Newswise — HOUSTON, TX – HARC (Houston Advanced Research Center) announces research analysis to study effects of COVID-19, associated stay-at-home orders, and the subsequent effects on air quality. Specifically, the changes in air quality measuring nitrogen oxides (NOx); benzene, toluene, ethylbenzene, xylene (BTEX); and ground-level ozone (O3).

“In follow up to our mobility analysis, HARC researchers are analyzing the effects of the COVID-19 pandemic, related social distancing measures, and effects on air quality in regional, statewide and national contexts.”  said Lisa Gonzalez, President and CEO of HARC. “Results vary by region and are interesting; while most pollutants are reduced, there are still intensified formation and higher readings of some other air pollutants.”

Air quality monitoring stations from six Texas metro areas (and at a county level separately), and seven major US metro areas provided data for the analysis. The stations were selected based on EPA's AirNow database which is included in but limited to TCEQ's Continuous Ambient Monitoring Station (CAMS) network. The number of stations is different in each metro area and for each pollutant.

NOx analysis took place in Harris County, with six stations near Houston Ship Channel, and three additional scattered throughout Harris County.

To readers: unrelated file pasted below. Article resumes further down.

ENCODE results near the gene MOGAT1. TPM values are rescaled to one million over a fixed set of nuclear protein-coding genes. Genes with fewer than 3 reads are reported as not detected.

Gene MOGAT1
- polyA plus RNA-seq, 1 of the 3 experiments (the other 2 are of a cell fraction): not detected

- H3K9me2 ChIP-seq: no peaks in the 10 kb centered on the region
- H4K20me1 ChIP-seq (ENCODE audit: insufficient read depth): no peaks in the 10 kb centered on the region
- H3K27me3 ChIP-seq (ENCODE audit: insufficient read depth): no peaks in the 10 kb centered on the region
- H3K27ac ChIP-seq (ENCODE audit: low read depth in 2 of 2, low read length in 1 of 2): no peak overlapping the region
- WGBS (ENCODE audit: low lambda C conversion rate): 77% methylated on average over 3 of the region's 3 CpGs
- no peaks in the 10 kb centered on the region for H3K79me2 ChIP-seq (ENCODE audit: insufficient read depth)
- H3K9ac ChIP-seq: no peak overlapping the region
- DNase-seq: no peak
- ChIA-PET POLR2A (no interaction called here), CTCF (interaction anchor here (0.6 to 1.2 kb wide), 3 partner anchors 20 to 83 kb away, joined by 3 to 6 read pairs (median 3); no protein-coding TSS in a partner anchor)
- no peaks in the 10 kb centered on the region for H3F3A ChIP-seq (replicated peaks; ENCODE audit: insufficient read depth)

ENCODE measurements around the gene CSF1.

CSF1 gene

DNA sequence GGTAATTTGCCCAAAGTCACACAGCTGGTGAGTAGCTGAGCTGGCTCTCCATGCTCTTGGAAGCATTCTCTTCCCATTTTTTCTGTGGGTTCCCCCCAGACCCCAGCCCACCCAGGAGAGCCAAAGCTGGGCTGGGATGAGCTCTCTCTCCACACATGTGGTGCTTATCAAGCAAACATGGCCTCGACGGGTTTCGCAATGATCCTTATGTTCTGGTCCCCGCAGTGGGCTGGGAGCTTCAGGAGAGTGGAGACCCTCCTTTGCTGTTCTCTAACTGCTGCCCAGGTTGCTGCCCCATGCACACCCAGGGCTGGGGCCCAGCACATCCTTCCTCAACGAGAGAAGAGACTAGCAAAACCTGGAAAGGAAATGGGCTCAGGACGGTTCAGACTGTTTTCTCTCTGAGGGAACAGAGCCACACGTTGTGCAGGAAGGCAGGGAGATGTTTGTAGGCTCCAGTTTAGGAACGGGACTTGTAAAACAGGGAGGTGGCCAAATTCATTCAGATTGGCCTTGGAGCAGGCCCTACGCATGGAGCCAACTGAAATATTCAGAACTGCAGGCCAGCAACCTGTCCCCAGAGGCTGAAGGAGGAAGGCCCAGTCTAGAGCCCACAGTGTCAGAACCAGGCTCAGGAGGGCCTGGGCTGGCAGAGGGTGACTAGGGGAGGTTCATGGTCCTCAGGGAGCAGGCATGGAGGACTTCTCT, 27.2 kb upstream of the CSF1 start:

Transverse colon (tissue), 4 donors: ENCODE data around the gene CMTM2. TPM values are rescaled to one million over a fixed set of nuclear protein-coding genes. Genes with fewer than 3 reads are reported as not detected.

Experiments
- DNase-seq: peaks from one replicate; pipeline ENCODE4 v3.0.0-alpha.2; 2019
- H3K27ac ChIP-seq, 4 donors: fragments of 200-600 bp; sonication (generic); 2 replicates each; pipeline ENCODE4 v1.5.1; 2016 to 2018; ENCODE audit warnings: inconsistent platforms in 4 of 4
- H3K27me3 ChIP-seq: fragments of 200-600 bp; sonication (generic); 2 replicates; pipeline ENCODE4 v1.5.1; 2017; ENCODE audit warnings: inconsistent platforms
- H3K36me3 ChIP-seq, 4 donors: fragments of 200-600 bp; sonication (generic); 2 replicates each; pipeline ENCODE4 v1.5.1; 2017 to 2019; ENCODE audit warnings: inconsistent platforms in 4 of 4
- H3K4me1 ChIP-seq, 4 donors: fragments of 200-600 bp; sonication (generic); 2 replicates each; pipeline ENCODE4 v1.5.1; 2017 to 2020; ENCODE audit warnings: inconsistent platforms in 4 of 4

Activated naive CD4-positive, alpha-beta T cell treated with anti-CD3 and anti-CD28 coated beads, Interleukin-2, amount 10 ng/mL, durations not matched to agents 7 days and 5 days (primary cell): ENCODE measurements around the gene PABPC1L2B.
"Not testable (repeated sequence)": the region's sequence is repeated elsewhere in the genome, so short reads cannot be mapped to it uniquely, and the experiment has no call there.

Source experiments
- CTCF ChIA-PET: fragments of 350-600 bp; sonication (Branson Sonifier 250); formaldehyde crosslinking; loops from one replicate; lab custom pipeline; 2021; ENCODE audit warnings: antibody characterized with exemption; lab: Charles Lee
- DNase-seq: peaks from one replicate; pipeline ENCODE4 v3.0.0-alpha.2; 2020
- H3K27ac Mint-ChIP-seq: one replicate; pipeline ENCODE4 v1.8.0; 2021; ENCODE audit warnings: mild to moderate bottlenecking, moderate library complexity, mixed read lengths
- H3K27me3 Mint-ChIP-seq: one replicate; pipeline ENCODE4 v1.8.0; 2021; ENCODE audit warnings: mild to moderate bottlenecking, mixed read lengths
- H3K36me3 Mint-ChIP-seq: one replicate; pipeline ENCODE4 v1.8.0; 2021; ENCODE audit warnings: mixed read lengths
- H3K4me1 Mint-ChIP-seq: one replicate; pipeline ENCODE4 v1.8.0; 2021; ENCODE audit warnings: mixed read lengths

The air quality analysis is led by Dr. Mustapha Beydoun, HARC’s Vice President and Chief Operations Officer, Dr. Ebrahim Eslami, a Post-Doctoral Research Scientist, Air Quality and Dr. Meredith Jennings, a Postdoctoral Research Scientist in Community Resilience. Results of the analysis are posted in a summary document online. 

“Air quality analysis is complex, and many variables including meteorology and extensive historic datasets are being studied for this project,” states Dr. Mustapha Beydoun. “An interesting finding is that while BTEX, NOx, and ozone concentrations dropped, quite dramatically in many areas, we found interesting peculiarities with respect to particulate matter (PM2.5) levels in some of our Texas urban areas. As our PM2.5 research is ongoing, we will share those results in the coming weeks.  Our research will culminate in a community toolkit analyzing the impacts locally, then regionally, then statewide and on to a national analysis.”

Researchers at HARC are analyzing data describing regional air quality and transportation to determine the extent of regional and statewide changes due to COVID-19 and the resulting stay-at-home orders. In the coming weeks, HARC will work to gather and share this information broadly. Please visit to learn more.